Woolworths’ Metro stores were also unprofitable, Milham said. “The early signs of the roll out are positive, it’s a week in and we’re already seeing a good proportion of repeat customers using the service, with all deliveries coming in well under the 60 minute target” a spokesperson for Woolworths said.
In the investor pitch, Milkrun forecasts that it will one day make more revenue per customer than Amazon’s retail business in America and eventually move into some of the most contested industries in the country including payments, insurance and takeaway delivery.
To get there, the 10-month-old company says it will overhaul almost every part of its business from product costs, to how many deliveries its riders complete each hour, to how much customers spend per order.
For example, the document forecasts Milkrun will go from an average order value of about $28.35 in its South Bondi hub in March to $41.72 in June next year as it rolls out more products such as alcohol.
Staff wages are another major expense for Milkrun, accounting for almost 45 per cent of sales at the South Bondi store where they averaged $37 an hour, according to the document, far more than the standard $22.33 adult minimum retail wage. Other staff costs take it to a total of $42 an hour, which Milkrun hopes to bring down to $30 by ending initiatives such as wet weather bonuses and reducing its use of casuals.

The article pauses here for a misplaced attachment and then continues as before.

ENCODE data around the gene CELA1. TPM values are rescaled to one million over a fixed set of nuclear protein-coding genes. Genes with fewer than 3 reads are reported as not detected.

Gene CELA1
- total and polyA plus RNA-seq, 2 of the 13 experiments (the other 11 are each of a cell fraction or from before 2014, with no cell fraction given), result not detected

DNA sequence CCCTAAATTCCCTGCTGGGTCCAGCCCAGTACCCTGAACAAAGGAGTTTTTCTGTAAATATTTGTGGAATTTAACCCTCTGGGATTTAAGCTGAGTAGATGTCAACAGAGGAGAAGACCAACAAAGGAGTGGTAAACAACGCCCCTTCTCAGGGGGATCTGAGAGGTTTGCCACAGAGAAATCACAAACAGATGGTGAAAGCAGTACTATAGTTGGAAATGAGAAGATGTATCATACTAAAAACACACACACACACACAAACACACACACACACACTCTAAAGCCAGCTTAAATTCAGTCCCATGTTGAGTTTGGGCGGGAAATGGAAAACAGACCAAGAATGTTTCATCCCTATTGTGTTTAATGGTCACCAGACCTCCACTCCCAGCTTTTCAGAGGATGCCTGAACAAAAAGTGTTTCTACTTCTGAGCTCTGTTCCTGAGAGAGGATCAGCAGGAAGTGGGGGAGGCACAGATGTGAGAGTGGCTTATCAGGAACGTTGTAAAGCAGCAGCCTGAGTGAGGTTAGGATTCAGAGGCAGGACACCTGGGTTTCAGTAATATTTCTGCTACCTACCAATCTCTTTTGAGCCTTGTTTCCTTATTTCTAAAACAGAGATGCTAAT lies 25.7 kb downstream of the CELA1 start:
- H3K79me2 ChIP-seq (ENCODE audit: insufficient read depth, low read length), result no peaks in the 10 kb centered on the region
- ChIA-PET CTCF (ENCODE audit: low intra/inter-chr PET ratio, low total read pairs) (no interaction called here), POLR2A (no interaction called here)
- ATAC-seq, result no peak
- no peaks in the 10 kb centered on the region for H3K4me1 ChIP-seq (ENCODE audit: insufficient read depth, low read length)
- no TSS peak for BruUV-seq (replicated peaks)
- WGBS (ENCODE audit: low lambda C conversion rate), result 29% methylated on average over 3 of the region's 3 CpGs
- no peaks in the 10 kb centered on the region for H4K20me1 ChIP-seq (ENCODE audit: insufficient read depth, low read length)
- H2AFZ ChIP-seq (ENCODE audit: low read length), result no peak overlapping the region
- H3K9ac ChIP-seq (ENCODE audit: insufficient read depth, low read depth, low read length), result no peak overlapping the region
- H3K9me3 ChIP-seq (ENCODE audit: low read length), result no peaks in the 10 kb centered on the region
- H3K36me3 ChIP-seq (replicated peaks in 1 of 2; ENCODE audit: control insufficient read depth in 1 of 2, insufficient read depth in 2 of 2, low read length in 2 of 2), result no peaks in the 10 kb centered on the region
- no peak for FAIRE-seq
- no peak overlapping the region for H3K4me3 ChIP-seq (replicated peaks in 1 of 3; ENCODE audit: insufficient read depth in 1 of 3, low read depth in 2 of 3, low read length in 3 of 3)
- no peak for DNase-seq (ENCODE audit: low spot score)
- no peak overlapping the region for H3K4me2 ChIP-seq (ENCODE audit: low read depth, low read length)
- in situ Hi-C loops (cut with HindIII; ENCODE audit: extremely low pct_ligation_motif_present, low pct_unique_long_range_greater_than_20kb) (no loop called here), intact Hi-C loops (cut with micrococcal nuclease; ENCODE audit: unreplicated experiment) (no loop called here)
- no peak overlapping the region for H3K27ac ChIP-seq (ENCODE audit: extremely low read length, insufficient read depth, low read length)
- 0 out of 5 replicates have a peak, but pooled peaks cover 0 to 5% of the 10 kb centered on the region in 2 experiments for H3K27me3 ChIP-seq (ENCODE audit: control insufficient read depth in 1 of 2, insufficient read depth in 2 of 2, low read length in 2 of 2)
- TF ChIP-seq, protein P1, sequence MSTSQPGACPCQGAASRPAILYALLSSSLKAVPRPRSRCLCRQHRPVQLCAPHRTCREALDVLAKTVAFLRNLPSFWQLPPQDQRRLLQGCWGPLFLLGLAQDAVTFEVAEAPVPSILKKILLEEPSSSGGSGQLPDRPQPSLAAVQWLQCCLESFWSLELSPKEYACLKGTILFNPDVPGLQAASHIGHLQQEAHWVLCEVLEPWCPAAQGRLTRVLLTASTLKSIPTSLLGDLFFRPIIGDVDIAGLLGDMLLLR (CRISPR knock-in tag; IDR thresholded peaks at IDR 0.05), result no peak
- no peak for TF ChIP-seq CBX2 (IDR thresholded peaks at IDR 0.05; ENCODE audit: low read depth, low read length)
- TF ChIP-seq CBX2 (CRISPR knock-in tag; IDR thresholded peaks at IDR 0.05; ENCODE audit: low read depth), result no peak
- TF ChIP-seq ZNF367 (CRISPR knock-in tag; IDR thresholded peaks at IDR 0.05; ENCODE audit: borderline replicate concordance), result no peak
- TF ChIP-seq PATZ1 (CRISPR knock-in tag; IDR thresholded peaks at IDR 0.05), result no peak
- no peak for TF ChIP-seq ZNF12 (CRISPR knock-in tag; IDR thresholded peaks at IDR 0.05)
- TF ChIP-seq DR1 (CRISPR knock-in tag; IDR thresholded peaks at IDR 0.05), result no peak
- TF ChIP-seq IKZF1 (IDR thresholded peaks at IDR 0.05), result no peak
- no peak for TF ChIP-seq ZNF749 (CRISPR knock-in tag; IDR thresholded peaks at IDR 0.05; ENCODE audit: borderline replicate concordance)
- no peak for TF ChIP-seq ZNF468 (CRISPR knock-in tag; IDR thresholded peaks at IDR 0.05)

“Scheduling and rostering is one of the things that we haven’t got right,” Milham said. “So for instance … when in Sydney … the PCR test crazy nightmare happened where everyone couldn’t go out we were just getting people from everywhere like [job marketplace] Airtasker and a lot of casuals – and casuals are obviously paid more – [plus] a lot of overtime.”
Milham said those costs would come down as the company got better at rostering and the business came out of “hyper growth mode”.
“The day [Milkrun] makes a dollar [per order]which will be in the next couple of months’ time… [then] the hub’s profitable and generates thousands and thousands of dollars a day,” Milham said.
Another way it hopes to become more efficient is by extending order delivery times. Where it previously promised deliveries in 10 minutes, Milkrun now just says “in minutes” to allow riders more time to complete multiple orders in one trip.
Milham said there had been huge interest in his company from international investors, despite the downturn.
Milkrun last raised from the US venture capital firm Tiger Global, which has been labeled the “’poster child’ of the tech meltdown” by one American media outlet. Australian fund AirTree Ventures, along with Atlassian co-founders Scott Farquhar and Mike Cannon-Brookes’ Skip Capital and Grok Ventures have also tipped money into the company.
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